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Hear Me Out: The Chrysler 200 Is a Great Used Car Value

I’m always fascinated by lists that show the fastest depreciating cars on the used market. These lists are basically cheat sheets for which vehicles give you the most bang for your buck based on how much value they’ve lost over a short timespan. One car that’s popped up on such a list is a midsize American sedan that seems to have left the market as suddenly as it arrived. I’m talking about the Chrysler 200.

I should clarify that I’m talking specifically about the second-generation 200 — the one that shares a platform with the current Jeep Cherokee and the Chrysler Pacifica, and only survived through model years 2015 to 2017. The 200 was short-lived not only because of the crossover craze, but because of its identity crisis stuck between volume car and luxury car. Was it competing with the Toyota Camry or the Lexus ES? No one was really sure, and the car faded away.

The 200 sometimes gets the same ridicule as its predecessor, the Chrysler Sebring. Now, I think few people other than Michael Scott would disagree that the Sebring deserves all of the mockery it receives, but I’m not so sure the second-gen 200 deserves the same treatment. In fact, I’ll even go so far as to say the most recent Chrysler 200 is a great used car value. Stay with me.

In a recent study, it was found that the Chrysler 200 loses a significant 48.4 percent of its value in just three years. That’s much faster depreciation than the industry average of about 35 percent in three years.

So, what does that mean for the actual prices of these cars? The 200 wasn’t that expensive when it was new — and now it’s a steal. Right now, there are more than 200 used second-gen Chrysler 200 models on Autotrader that can be had for less than $10,000. A handful of them are even the high-end 200C trim, which throws in heated leather seats, remote start, nice wheels and a bunch more.

You can get lots of decent cars for a 4-digit price tag, you’re probably thinking, so what’s so great about the Chrysler 200? I’m not going to pretend the 200 was the most cutting-edge or most competitive car in its class when it was new, but it’s a nice, plain car that can be optioned with pretty luxurious appointments for very little money. And one cool perk of the 200 is that it was available with all-wheel drive, which was a rarity in its segment at its price point. It could also be had with a V6, which not all of its competitors could say. It has an aesthetic that still looks modern today, and it’s reasonably roomy, fuel efficient and comfortable, making it a good (enough) daily driver for most normal people.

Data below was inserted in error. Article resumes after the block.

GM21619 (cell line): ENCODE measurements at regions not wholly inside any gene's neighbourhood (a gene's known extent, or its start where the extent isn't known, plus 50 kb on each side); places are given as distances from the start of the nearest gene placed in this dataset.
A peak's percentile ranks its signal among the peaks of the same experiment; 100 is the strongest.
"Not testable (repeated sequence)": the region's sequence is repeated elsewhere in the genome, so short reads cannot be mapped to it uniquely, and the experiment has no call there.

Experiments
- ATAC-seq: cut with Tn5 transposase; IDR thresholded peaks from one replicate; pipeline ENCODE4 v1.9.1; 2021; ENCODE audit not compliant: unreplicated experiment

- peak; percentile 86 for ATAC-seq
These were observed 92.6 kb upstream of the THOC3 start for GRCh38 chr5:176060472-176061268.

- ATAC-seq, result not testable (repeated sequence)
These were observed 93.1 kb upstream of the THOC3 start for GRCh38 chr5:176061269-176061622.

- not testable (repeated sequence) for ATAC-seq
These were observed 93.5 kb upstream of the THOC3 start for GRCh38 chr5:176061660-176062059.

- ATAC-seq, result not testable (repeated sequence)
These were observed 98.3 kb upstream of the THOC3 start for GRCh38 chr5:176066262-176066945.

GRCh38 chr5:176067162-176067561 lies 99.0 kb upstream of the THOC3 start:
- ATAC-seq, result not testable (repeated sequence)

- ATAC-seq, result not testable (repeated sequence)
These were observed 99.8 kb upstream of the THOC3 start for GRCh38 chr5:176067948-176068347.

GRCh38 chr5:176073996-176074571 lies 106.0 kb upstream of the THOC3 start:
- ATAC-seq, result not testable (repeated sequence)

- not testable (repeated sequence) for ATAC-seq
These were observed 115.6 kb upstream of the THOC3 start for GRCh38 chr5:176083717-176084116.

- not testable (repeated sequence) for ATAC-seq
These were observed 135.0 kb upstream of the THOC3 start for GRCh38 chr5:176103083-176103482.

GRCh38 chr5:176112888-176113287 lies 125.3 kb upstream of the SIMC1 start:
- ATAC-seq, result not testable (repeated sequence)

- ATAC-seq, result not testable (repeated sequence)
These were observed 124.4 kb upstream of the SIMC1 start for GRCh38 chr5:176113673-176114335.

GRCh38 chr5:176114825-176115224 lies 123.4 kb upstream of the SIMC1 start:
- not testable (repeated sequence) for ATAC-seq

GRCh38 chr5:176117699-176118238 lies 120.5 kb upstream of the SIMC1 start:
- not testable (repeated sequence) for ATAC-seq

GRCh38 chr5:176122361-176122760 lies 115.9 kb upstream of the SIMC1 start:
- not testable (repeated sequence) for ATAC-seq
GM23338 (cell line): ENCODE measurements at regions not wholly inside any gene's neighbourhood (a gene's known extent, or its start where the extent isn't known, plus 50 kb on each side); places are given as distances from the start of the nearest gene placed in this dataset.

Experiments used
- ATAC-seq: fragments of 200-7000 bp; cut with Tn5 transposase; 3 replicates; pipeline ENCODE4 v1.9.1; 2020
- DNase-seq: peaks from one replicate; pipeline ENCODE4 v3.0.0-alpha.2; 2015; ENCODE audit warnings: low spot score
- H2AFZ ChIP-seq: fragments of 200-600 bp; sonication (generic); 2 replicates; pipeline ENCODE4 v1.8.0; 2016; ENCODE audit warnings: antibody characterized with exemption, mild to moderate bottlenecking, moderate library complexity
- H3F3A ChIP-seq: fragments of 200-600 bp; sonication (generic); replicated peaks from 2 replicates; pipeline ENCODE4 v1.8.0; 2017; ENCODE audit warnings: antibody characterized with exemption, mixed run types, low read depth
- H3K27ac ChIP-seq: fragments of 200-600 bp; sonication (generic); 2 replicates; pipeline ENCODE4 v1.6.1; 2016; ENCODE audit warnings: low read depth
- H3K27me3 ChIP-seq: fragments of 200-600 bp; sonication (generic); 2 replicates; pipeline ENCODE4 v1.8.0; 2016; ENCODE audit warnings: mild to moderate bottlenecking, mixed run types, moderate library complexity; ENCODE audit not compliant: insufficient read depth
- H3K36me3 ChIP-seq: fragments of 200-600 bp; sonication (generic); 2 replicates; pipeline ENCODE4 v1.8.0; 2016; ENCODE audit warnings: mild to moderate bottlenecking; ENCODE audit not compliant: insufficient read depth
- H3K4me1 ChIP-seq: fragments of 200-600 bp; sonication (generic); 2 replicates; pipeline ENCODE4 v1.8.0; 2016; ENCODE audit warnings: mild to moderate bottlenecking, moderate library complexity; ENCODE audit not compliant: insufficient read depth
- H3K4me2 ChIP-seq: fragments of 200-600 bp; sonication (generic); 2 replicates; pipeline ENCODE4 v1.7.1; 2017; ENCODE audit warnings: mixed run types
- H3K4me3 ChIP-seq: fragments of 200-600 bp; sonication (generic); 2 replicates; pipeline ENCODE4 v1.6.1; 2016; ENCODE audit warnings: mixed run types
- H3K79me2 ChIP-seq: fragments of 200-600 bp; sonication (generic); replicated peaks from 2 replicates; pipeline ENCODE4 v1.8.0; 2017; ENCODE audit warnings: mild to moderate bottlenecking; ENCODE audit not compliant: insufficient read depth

So the next time your mom asks you for a recommendation on what car she should get next, consider pointing her in the direction of a used second-gen Chrysler 200. It’s not going to blow anyone away, but it’s affordable, comfortable and a little more interesting than a Honda Accord.

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  1. I bought the 2016 six months ago and so far, I am 1000% in love with this car. The way it looks, feels, drives, everything about it.  I don’t feel like I got “a good enough” deal, I feel like this car is a great deal. I’m no guru, but I know enough to know this car far surpasses the Sebring. 

  2. I got to hoon on a friends awd v6 model and it was decently quick and what he got options wise for the price was a steal (he got it 2 years old and 30k mi)

    He’s had it for like 4 years now almost and it’s got close to 100k and no issues.
  3. I actually own a 2015 200S AWD. Almost 60K miles and no issues. Yes, the tranny could be better, and I worry about it being reliable in the long run, but not because of FCA, but because the 9 speed is made by ZF, a German company. I worry about real world German reliability. But having said that, I like the pairing of the Pentastar with the 9 speed, even though shifting could be improved. 1st and 2nd are so low, and with how tall 8 and 9 are, I can get 35MPG on the highway. I like that the Pentastar is designed for 87 octane. I think it’s pretty decent to have a car that has almost 300HP, weighs 3800 lbs, and can return 35 MPG. The car, to me, does a little bit of everything, which is why I bought it in the first place. I’ve seen the issues other owners complain about, and haven’t suffered those gremlins. Could be that I don’t drive in stop and go traffic at all, but I haven’t suffered at all with owning one.

  4. Maybe it’s a local thing but searching New Mexico, southern Colorado and west Texas they certainly aren’t going for under $10k in any meaningful way. A loaded AWD C model (V6) with the premium safety package (lane departure assist, intel cruise control, etc) and 45k miles runs $17.5-18k at one end, and a FWD Limited model with the 4 banger will still run $11-12k here unless it’s way up there on mileage (75k+) at which point it might drop to 9-10k.

  5. I travel for work and rent a car pretty much every week. The Chrysler 200 is, quite simply, the worst car I have ever driven. I knew this almost as soon as I drove it off the lot. I had it for less than a day and returned it to trade it for something else. This was a pretty new one with not too many miles on it. It’s been a while, so I don’t remember specifically why I hated it so much. I just remember that driving it made me feel simultaneously angry and sad.

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Eric Brandt
Eric Brandt is an author specializing in Oversteer content, new car reviews, and finding the best car, truck, and SUV deals each month. Born and raised in Wisconsin, Eric can often be found exploring the north woods on his 1983 Honda Gold Wing when the weather allows it. Father of four, husband of one, and unapologetic minivan enthusiast. Eric mastered driving stick by having a 3-cylinder Chevy... Read More about Eric Brandt

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